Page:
Published: May 2, 2016
MILFORD, CONN. — A tropical scene by Louis Remy Mignot (American, 1831-1870) enticed bidders at Shannon’s April 28 auction of American and European paintings, drawings, prints and sculpture. The 24-by-39-inch oil on canvas brought $120,000, including buyer’s premium.. Its subject, a tropical landscape with camels and Bedouins, transports the viewer to a realm of imagination and reverie. The painting came out of a private Swiss collection.
Mignot is today remembered as one of America’s leading Luminist painters. He started his career in New York City where he became associated with the artists of the Hudson River School, including Frederic Edwin Church. His images, like Church’s, derive from direct confrontation with the landscape; but through selection of place, moment of day and painterly stroke, he imparts the quality of dreamlike romance to places perceived in reality.
In the canvas offered, “Tropical Landscape with Camels and Bedouins,” Mignot imaginatively inserted camels and Bedouins into a distinctively Ecuadorian landscape view along the Guayaquil river. Art historian and Mignot expert John Coffey reviewed the present landscape noting, “Perhaps the painting is Mignot’s attempt to broaden his repertoire of subjects to appeal to a British public more engaged with the Middle East than South America. He simply substitutes camels and Bedouins for llamas and Ecuadorian Indians.”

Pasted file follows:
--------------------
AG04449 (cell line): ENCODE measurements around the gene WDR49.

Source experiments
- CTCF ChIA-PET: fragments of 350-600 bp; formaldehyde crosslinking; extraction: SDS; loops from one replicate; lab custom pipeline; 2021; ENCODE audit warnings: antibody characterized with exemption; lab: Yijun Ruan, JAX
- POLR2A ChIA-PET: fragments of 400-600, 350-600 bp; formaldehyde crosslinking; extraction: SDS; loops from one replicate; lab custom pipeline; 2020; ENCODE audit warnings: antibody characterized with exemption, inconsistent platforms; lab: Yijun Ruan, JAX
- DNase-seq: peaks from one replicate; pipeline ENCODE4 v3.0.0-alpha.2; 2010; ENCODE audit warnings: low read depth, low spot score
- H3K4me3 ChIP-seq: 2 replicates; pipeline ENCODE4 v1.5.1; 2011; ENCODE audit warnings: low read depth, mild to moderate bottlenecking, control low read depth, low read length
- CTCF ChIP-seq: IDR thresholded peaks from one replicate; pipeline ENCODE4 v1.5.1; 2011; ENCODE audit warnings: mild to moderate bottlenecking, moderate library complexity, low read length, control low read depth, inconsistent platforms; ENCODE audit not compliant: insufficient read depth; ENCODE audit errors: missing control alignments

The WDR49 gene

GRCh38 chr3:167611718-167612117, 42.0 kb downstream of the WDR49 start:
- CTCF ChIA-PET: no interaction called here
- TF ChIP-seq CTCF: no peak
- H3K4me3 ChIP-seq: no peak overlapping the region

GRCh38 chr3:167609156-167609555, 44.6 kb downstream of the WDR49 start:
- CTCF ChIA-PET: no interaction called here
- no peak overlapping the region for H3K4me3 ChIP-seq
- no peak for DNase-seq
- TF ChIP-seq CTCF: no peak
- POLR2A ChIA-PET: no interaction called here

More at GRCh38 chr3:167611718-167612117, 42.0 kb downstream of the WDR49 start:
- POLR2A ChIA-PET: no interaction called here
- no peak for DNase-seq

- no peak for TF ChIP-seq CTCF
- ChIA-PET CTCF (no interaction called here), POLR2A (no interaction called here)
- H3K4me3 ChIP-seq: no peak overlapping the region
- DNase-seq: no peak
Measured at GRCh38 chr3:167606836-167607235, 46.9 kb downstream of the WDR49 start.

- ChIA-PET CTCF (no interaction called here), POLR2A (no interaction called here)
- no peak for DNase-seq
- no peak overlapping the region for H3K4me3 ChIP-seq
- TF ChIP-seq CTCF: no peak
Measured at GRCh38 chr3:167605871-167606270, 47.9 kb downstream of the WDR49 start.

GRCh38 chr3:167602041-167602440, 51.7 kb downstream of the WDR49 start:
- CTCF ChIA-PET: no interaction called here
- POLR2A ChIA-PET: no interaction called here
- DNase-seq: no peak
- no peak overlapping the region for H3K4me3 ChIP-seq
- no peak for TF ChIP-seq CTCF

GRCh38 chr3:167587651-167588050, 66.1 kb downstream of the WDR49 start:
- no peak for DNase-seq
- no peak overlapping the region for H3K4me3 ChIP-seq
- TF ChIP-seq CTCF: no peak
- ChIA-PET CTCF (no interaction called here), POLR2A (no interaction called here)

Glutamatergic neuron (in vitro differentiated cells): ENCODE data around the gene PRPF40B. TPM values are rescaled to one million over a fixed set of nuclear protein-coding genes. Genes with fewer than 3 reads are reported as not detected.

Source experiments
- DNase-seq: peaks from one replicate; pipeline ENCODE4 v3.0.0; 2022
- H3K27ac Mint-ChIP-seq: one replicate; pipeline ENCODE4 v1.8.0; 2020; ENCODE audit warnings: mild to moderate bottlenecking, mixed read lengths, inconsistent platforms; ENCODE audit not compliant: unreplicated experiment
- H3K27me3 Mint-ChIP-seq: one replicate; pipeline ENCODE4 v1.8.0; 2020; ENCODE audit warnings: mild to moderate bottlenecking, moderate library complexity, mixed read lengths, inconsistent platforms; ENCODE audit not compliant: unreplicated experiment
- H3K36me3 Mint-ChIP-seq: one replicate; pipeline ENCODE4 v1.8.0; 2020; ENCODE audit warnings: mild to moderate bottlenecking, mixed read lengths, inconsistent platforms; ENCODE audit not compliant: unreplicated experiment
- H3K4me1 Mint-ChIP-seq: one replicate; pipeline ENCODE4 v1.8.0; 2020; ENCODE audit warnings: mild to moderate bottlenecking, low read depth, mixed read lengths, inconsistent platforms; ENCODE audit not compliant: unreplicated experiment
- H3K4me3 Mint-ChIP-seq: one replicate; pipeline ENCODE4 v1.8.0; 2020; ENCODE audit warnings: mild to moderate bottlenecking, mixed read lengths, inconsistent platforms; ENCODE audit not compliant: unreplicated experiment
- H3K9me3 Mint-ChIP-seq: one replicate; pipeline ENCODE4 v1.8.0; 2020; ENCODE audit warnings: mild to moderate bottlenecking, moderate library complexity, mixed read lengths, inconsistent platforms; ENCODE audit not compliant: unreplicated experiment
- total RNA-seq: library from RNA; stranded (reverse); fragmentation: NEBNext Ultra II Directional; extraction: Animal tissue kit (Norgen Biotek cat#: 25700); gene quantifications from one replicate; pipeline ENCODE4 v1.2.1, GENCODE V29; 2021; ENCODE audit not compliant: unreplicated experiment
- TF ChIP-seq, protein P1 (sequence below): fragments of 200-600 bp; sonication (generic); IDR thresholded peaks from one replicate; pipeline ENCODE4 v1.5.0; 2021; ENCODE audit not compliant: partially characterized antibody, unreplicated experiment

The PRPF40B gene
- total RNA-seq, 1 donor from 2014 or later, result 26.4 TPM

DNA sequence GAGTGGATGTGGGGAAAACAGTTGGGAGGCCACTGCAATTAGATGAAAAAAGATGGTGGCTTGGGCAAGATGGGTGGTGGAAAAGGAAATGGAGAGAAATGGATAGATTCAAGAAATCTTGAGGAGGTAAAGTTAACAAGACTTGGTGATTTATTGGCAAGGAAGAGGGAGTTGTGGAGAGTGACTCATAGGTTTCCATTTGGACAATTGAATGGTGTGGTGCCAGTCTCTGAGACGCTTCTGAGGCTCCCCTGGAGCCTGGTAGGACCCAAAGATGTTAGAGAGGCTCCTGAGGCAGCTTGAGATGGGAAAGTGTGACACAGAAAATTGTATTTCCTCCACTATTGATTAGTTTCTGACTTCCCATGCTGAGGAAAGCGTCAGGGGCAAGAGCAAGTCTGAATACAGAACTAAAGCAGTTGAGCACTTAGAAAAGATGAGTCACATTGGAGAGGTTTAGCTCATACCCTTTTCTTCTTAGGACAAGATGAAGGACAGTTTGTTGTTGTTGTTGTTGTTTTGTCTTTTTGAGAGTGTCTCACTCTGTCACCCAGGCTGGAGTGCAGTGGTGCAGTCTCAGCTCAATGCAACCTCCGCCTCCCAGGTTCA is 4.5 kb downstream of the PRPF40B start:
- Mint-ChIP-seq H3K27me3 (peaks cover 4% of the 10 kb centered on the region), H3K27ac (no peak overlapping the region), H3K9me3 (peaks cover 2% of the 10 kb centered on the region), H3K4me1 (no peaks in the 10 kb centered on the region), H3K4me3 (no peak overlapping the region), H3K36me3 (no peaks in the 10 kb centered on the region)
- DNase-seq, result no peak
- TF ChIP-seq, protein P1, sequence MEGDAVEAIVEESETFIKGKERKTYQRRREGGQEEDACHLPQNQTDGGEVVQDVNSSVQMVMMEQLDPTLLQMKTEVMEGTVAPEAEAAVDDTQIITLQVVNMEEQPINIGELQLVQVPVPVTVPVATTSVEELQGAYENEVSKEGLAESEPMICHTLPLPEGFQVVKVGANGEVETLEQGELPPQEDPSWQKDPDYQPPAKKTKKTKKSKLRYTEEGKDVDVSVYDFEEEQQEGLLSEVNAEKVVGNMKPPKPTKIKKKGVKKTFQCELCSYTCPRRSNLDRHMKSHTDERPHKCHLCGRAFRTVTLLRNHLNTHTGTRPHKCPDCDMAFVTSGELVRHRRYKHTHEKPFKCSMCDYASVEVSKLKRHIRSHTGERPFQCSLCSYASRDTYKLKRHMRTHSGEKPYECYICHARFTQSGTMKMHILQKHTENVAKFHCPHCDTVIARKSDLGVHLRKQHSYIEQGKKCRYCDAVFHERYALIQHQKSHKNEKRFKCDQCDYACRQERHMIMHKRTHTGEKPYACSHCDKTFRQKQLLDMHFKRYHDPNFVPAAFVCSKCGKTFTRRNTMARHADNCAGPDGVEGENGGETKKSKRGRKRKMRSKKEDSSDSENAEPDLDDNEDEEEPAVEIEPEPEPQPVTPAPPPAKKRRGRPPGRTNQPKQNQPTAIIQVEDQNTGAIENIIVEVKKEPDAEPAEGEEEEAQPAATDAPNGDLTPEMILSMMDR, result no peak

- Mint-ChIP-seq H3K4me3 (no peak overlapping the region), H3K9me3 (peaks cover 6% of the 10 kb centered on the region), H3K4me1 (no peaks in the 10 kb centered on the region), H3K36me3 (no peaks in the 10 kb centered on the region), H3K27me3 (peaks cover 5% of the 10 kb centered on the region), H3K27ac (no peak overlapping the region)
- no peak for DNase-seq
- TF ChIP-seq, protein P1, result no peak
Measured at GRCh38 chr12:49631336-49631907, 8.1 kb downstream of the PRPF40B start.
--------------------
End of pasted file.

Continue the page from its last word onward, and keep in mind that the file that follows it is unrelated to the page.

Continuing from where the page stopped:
The 1860s saw an increase in Orientalist subjects from British and Continental artists. Mignot explored Orientalist themes in at least one other canvas, “Mosque and Minaret,” exhibited first in New York in 1868 and again in London in an 1876 posthumous exhibition.
Watch for a complete review of this sale in a future issue.
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